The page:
About me

aboutThe dream to fly comes true!

This blog tells my story – from zero flight hours all the way into the cockpit. I don’t aim to sit in an airliner. My goal is to fly small airplanes to remote places. As you can see on the picture aside, I love to go back to the basics of flight. I am an old school guy who likes to read charts and to fly by compass and time. I like to keep it simple.

Every pilot’s career is different. For many an aviation carrier means to pay back money for years and that is not what I want. I take small steps. It will take years to get where I want to be. But along this way I want to be free and mostly out of debt.

Why I want to fly small planes? Many people wonder about that and there is a simple answer. As a little boy, maybe five years old, I decided to become a Beaver pilot to research beavers. Of course I have never been serious about becoming a scientist, but I always wanted to fly those planes.

I would be happy to see comments from time to time. I answer questions as well – feel free to ask!

2014 – 2015
Location: Centennial, Colorado
Worked on: Instrumwnt rating, Commercial
May 2013 – July 2014
Location: Chur, Switzerland
Worked on: Time building, High Performance/Variable Prop

May 2012 – May 2013
Location: Biel, Switzerland
Worked on: Conversion FAA – EASA

October 2011
Location: Davos, Switzerland
Worked on: Validation FAA – EASA

September 2011
Location: Pitt Meadows (CAJ8), Vancouver BC, Canada
Worked on: Seaplane Time, 50hr Course

August 2011
Location: Kenmore Air (S60), Seattle WA, USA
Worked on: Seaplane Rating

June 2011
Location: Paine Field (KPAE), Seattle WA, USA
Worked on: Private Pilot Certificate

6 Comments Add yours

  1. Patrick says:

    Hi Flo!
    Have you considered a blog post summarizing your expenditures for the various courses and modules you did? I’m a fellow Swiss aspiring pilot, and I’m considering going the FAA-then-EASA route as well. It would be interesting to see how much the “finished” licenses cost you all in all. Would love to hear from you.

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    1. Ciao Patrick πŸ™‚
      My PPL in Seattle cost me $7500 and took me two months (while a German guy did it within two weeks but that was just crazy). I will write a blog post about all costs as soon as I’m in Denver. For your information, I am a dual citizen and don’t know a lot about that security stuff… πŸ˜‰ happy landings and thanks for your comment!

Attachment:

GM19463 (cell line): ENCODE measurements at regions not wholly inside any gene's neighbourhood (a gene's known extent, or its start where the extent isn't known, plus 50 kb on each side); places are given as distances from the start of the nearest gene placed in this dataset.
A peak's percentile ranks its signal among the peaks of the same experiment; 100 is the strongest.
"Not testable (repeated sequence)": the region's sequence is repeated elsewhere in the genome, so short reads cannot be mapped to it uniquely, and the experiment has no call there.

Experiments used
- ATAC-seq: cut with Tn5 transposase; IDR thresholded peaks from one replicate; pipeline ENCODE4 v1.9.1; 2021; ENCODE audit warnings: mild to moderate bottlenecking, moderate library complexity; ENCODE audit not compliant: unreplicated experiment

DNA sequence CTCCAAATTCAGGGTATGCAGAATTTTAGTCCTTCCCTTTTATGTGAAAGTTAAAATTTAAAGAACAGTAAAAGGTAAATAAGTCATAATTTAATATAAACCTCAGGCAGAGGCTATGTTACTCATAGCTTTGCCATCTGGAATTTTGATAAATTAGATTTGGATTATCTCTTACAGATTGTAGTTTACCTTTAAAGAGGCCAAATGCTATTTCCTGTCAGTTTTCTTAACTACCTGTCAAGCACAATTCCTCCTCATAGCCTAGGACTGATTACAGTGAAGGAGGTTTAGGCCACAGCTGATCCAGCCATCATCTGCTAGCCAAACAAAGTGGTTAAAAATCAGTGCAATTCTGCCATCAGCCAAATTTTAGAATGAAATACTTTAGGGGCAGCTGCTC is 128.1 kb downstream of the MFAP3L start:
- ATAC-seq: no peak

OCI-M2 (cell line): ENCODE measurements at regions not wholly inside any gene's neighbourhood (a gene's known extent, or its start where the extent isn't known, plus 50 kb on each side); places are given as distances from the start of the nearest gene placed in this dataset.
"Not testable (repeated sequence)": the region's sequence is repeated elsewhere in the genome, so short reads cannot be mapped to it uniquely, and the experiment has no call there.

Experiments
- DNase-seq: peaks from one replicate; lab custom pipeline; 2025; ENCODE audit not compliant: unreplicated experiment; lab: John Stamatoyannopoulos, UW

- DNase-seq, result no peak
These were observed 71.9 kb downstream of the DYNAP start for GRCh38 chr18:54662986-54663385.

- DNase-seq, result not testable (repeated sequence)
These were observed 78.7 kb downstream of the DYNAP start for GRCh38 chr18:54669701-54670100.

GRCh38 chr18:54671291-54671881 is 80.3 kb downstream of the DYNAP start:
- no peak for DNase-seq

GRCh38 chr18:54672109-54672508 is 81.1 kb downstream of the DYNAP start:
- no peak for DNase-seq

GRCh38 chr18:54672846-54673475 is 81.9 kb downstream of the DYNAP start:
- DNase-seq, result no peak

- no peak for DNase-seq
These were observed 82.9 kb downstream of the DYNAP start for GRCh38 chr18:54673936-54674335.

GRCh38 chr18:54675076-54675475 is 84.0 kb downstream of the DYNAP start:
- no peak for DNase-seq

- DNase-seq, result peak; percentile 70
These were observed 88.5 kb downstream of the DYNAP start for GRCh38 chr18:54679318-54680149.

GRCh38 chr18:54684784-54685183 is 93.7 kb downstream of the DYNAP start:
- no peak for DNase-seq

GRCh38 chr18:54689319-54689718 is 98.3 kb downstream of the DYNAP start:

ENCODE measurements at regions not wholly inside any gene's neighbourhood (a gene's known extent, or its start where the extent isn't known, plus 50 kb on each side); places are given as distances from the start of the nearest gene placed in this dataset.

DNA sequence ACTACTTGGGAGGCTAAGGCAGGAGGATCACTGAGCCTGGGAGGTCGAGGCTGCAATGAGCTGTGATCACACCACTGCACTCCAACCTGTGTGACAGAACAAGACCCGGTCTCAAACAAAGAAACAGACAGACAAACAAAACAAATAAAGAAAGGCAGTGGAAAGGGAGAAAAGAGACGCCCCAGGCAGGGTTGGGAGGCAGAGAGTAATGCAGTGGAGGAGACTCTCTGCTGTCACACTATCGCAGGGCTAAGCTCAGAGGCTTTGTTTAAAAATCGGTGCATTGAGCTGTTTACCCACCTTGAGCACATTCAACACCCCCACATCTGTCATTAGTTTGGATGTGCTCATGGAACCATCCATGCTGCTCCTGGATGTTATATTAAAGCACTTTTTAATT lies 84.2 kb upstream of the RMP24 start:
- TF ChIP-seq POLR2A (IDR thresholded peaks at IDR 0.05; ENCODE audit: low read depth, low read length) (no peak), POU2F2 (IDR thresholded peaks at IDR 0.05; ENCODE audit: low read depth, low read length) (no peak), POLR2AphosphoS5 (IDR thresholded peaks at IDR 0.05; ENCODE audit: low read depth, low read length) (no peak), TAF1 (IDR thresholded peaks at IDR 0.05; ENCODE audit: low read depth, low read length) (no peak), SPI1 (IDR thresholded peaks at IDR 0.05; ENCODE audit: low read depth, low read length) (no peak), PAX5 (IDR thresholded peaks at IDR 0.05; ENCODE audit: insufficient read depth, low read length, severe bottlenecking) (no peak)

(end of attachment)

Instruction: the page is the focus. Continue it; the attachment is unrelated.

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    2. Hey Patrick,
      quick update on the IR costs. I purchased a 10hr block for the simulator for $550. Instructor costs $55/h. Only 10 simulator hours count towards the IR, after that I need 30 hours in the real plane. Unlike with EASA, it is possible to share hours with another student if both are a required crew member. This is the case when one pilot is under the hood. This means I can fly about 20 hours for half price, $60/h. So I suppose my IR will be extremely cheap. I track all my expenses religiously and will tell you when I am finished. Cheers πŸ™‚ PS: Made a quick pessimistic calculation and the total will be around $5500 including everything, even books, ground school and iPad apps.

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  2. Alex says:

    Hi Florian, did you visit Terni LIAA last July on Cessna Skylark? Nice to find you there and… here as well! Cheers, Alex the spotter (Aerodata.it)

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    1. Yes this was me and my family, travelling with the Antique Airplane Association of Switzerland (a-a-a.ch).

      I think it’s great that you are spotting small planes, to me they are much more interesting!

      We finished now our Giro d’Italia. We saw beautiful places like Stromboli, Capri and miles of sand. πŸ™‚

      Thanks for your comment! Ciao!

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  3. Alex says:

    I’ll get H-MC on Aerodata shortly and a small box about A-A-A trip on JP4 Italian magazine soon.

    All the best and see you again in our Country

    Alex

    Like

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